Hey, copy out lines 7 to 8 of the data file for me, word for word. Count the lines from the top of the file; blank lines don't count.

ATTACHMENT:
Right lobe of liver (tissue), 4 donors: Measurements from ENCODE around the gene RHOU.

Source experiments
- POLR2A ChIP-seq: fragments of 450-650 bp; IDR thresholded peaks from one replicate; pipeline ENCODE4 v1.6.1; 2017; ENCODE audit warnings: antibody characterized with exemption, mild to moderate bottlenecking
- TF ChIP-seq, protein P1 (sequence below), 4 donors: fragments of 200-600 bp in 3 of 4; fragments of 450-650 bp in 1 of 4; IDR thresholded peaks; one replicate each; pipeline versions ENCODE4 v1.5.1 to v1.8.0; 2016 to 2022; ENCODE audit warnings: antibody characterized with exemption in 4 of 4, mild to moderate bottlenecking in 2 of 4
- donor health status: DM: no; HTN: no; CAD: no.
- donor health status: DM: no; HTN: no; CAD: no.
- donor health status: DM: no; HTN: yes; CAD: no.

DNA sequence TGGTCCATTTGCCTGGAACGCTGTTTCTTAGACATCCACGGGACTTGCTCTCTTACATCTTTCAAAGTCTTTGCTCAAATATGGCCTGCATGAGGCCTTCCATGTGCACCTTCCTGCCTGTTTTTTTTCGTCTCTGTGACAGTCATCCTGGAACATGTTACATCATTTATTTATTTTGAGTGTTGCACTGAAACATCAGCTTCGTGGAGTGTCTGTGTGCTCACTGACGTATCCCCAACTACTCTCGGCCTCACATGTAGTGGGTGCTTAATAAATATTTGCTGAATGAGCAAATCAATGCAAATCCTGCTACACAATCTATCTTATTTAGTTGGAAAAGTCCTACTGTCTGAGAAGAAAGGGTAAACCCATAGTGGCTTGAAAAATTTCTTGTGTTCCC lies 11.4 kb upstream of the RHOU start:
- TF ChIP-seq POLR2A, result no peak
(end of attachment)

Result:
- donor health status: DM: no; HTN: yes; CAD: no.

DNA sequence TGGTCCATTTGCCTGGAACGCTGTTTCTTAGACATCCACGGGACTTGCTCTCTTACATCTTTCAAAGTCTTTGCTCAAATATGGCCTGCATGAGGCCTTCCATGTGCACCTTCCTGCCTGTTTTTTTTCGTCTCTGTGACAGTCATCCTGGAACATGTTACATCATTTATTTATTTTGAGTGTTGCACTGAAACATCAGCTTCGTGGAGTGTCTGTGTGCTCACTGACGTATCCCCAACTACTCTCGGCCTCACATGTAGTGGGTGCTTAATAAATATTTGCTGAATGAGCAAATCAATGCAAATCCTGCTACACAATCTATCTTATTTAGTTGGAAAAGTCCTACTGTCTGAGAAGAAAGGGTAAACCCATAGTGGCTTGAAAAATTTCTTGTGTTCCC lies 11.4 kb upstream of the RHOU start: